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Who Promotes "Unlocking the Mystery of Life"?


According to the copy on the box containing the videotape of Unlocking the Mystery of Life, the tape "tells the story of contemporary scientists who are advancing a powerful but controversial idea -- the theory of intelligent design." Throughout the approximate sixty-five minute program, religion is barely discussed. You might expect that the video is being promoted by scientific organizations. Type "Unlocking the Mystery of Life" into the Google search engine, however, and the results might surprise you.

Unlocking is promoted almost exclusively by fundamentalist Christian organizations, who sing its praises as a tool to strengthen faith while converting skeptics. In ten pages of a Google search engine query on the title in mid-May 2003, virtually every link was to a fundamentalist Christian organization.
  • The web site of Illustra Media, credited with producing Unlocking, appears near the top of the search results. (For documentation of the link between Illustra Media and Discovery Media, whose mission is "to utilize every form of available media to present the reality of [God's] existence through compelling scientific evidence and academic research," see Unlocking the Mystery of Illustra Media.) Purchases of the video from the Illustra Media web site are handled by Campus Crusade for Christ.

  • The web site of Illustra Media also contains a page, not currently linked but still residing on the server, describing a special offer for the tape published in Mission Frontiers magazine, which described the tape as "the most impressive evangelistic tool ever made" (Mission Frontiers, November-December 2002). In an editorial comment in the same issue, Ralph D. Winter stated that "[n]othing in the last 100 years so powerfully displays the glory of our Creator God as does this video for the thinking intellectual who is overwhelmed by the secular perspective of our time." As its name suggests, Mission Frontiers is focused "on helping Bible-believing followers of Christ worldwide to bring the Gospel of Christ to every people and nation, as seen in Revelation 5:9 and 7:9 of the Bible."

  • Focus on the Family claims on its web site to have "published" the video along with Illustra Media. Focus on the Family's mission is "[t]o cooperate with the Holy Spirit in disseminating the Gospel of Jesus Christ to as many people as possible, and, specifically, to accomplish that objective by helping to preserve traditional values and the institution of the family."

  • Coral Ridge Ministries, which also sells the video, has as its mission "to evangelize, nurture Christian growth through biblical instruction, and act in obedience to the Cultural Mandate by applying the truth of Scripture to all of life, including civic affairs."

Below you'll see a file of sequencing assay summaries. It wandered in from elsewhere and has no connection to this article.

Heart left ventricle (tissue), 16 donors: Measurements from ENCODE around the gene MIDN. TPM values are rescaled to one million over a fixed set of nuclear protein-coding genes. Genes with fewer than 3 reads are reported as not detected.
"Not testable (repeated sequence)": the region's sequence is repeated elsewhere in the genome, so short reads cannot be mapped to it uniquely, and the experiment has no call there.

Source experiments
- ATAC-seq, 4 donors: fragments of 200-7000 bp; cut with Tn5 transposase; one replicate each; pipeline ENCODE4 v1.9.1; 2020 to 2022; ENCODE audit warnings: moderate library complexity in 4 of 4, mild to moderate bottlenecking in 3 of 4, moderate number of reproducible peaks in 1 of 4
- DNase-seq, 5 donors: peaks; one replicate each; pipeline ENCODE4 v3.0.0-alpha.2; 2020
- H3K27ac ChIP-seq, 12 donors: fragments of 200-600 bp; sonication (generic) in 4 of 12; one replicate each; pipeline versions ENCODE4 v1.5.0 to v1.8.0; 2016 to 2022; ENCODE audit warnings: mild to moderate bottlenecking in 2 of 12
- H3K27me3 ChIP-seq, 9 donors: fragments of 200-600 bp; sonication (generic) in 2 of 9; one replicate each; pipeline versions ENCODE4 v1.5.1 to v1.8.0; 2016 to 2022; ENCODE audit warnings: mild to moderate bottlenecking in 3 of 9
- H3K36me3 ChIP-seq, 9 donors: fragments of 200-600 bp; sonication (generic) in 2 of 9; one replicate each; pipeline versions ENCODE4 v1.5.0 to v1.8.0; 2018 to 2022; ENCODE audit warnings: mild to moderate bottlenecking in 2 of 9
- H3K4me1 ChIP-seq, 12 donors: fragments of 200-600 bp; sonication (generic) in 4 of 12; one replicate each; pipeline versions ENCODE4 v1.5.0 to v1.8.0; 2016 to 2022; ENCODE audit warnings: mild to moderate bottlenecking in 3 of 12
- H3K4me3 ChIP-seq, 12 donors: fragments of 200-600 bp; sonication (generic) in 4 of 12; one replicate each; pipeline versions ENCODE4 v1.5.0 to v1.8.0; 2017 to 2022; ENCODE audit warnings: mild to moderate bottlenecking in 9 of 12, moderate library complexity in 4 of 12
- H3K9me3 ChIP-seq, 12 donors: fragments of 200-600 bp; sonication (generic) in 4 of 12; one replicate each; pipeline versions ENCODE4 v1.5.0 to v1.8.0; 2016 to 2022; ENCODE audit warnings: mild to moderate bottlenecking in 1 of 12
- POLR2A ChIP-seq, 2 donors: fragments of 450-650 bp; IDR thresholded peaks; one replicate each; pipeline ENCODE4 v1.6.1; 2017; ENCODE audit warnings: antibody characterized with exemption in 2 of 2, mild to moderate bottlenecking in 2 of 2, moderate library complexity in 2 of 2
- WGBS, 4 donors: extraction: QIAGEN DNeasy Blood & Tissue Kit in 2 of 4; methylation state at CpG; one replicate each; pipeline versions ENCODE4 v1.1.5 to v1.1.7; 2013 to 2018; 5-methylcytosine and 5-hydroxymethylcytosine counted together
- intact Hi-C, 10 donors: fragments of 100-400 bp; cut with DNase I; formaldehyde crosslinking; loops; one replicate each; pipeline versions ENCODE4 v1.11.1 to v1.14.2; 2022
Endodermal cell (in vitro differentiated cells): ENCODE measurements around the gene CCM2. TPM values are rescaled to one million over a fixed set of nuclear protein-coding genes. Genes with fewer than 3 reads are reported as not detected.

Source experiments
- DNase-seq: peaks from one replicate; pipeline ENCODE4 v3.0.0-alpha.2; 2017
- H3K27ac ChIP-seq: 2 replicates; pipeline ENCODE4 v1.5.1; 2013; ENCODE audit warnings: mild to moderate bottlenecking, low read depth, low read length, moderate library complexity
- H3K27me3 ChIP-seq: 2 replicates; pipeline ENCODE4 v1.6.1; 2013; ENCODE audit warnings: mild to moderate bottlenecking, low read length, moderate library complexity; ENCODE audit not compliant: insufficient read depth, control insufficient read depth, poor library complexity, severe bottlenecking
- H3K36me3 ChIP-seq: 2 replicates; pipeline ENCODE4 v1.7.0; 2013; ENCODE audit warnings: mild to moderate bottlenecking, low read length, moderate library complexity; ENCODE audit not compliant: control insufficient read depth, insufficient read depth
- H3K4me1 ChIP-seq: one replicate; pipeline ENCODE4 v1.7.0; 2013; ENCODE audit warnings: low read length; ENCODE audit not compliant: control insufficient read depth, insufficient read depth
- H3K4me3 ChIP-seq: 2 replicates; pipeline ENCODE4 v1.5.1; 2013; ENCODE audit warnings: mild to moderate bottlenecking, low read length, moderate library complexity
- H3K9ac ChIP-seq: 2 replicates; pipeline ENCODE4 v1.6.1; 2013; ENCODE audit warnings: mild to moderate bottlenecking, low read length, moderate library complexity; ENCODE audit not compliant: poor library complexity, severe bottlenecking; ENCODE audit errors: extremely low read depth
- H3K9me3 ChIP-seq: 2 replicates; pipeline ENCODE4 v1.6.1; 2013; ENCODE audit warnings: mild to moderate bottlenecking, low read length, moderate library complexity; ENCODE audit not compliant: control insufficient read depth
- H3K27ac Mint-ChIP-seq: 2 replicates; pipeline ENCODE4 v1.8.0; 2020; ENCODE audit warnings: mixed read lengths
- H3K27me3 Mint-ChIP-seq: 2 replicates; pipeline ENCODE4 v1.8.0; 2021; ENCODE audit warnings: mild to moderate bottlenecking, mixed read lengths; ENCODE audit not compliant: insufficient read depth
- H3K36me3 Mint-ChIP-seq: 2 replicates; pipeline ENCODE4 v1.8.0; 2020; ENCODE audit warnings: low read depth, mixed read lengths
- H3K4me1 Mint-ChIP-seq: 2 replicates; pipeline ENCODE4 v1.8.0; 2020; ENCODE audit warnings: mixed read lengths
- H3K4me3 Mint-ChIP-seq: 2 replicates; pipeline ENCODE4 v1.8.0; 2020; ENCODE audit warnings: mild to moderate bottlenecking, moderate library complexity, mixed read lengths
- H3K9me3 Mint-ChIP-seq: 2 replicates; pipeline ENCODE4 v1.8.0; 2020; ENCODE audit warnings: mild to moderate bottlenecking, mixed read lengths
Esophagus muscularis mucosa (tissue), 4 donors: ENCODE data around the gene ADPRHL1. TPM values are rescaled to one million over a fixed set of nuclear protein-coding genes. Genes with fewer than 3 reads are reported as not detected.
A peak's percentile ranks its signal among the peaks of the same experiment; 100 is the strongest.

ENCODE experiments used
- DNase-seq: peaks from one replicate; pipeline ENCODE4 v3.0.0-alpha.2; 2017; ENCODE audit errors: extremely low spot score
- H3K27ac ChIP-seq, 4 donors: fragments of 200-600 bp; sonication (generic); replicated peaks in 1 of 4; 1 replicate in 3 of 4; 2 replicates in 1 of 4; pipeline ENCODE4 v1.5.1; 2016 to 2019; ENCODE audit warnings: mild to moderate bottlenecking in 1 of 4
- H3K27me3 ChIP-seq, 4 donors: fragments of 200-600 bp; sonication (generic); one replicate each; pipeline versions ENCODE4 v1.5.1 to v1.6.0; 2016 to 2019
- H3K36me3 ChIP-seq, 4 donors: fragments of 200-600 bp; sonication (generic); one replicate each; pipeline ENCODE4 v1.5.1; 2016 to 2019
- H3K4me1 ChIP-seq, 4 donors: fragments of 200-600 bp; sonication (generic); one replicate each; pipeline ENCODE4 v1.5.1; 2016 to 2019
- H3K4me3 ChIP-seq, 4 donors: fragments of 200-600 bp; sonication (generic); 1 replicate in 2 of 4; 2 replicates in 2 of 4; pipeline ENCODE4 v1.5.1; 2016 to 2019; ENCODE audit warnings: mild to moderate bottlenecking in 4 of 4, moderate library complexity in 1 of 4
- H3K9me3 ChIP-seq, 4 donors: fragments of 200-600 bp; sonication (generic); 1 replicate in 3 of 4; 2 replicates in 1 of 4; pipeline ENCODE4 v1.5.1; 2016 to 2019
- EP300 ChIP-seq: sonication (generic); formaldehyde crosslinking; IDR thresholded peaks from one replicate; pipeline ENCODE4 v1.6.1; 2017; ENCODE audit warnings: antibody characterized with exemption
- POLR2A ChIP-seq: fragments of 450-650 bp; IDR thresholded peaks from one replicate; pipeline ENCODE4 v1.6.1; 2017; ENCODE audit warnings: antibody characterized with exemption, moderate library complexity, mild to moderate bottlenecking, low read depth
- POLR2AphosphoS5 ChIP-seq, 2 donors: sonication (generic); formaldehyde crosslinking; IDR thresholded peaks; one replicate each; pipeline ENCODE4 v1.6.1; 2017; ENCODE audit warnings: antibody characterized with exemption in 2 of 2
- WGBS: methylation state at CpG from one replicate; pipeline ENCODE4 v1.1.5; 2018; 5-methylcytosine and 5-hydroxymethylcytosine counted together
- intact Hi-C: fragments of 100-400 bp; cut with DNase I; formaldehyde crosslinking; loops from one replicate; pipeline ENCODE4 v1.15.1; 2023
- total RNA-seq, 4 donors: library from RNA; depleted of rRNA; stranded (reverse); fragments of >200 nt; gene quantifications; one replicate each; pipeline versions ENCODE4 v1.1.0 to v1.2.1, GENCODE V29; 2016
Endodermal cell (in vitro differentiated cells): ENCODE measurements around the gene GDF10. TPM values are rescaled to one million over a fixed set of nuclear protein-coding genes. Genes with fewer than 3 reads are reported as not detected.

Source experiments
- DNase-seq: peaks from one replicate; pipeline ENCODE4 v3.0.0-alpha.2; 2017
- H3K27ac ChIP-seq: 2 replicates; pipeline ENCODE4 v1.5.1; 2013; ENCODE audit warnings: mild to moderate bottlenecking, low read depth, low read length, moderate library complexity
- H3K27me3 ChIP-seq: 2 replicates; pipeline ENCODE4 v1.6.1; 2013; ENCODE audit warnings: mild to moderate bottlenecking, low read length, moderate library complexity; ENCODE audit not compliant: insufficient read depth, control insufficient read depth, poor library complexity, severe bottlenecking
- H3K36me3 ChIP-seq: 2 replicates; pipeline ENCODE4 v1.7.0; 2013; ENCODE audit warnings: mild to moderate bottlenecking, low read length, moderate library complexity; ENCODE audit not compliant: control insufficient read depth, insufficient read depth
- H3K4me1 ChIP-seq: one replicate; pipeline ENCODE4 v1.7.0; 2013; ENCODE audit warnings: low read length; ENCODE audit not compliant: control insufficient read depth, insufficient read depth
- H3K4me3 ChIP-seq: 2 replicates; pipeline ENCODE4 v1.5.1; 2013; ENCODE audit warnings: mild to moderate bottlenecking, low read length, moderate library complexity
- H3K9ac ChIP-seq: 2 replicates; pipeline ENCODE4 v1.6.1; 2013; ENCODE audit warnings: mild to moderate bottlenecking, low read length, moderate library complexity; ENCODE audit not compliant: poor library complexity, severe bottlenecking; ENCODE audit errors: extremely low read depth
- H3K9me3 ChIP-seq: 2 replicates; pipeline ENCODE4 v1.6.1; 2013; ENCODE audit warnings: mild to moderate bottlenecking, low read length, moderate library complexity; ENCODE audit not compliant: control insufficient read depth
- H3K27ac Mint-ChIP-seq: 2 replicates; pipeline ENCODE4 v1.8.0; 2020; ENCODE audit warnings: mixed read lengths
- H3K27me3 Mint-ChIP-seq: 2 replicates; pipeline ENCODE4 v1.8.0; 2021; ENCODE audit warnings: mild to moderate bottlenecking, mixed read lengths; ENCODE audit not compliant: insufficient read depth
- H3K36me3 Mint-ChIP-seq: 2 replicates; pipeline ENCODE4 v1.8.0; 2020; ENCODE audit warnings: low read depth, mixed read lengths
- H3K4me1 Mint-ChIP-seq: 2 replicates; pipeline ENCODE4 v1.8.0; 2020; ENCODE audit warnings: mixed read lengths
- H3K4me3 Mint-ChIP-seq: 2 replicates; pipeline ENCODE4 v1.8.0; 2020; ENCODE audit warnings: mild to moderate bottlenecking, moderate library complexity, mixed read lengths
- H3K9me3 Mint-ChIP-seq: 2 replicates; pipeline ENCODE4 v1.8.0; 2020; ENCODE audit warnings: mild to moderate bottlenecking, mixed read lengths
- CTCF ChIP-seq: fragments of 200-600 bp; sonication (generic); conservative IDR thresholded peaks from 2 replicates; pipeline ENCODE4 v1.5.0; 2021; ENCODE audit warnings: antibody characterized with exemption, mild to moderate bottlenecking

• Writing on Breakpoint, Chuck Colson claims that Unlocking "tells such a good scientific story that, earlier this year, PBS made the program available to all of its national affiliates". (This is false; PBS is not the distributor.) Breakpoint is a production of The Wilberforce Forum, whose mission is "to engage directly an increasingly secular culture with the weight of the Judeo-Christian intellectual tradition, and to equip the Church for that engagement."

  • On its web site, the C. S. Lewis Society announces a project called Tsunami 2003. "God is building, through Unlocking ..., a great 'tsunami' -- a cultural sea wave," the group claims. The goals of the project include having the tape air on PBS stations nationwide and sending copies to 1,000 Christian leaders on university campuses in the hope of seeing "[y]oung lives transformed by the revelation of the love of their Creator and His gift of Jesus Christ for their sins." The purpose of the C. S. Lewis Society's web site is "to present Christianity as such an understandable, defensible, and compelling world view that any honest investigator will accept its truth and purpose for his or her life."

    Added 7/28/03: The C. S. Lewis Society has notified NCSE of the following changes to its web site after this article appeared. First, mention of Unlocking has been removed from the sentence above about God's creating a great 'tsunami'. Second, all mentions of PBS's broadcasting the video have been removed. NCSE would like to thank the C. S. Lewis Society for notifying us of these changes.
In contrast, not a single national scientific organization, such as the National Academy of Sciences or the American Association for the Advancement of Science, recommend the tape. Nor do national science education organizations such as the National Science Teachers Association or the National Association of Biology Teachers.

It is clear from the statements made on these web sites that the motivating factor behind the distribution of Unlocking is evangelism.

Evangelism is of course a protected constitutional right. NCSE has always been religiously neutral, and supports religious free speech. Our members range from atheists to evangelical Christians, and include among them Buddhists, Hindus, Muslims, and practitioners of other faiths. NCSE's main objection to Unlocking is that it presents substandard science and misleads viewers about the strength of the science behind evolution, as discussed elsewhere on this web site.

But it is worth noting that this supposedly scientific video is not being promoted by scientific or science education organizations. Rather, Unlocking is being heavily promoted for religious purposes by fundamentalist Christian organizations for which its chief value is as an evangelical tool, rather than as an accurate documentary about science. We hope that the program directors of PBS stations take note.

by Skip Evans, NCSE Network Project Director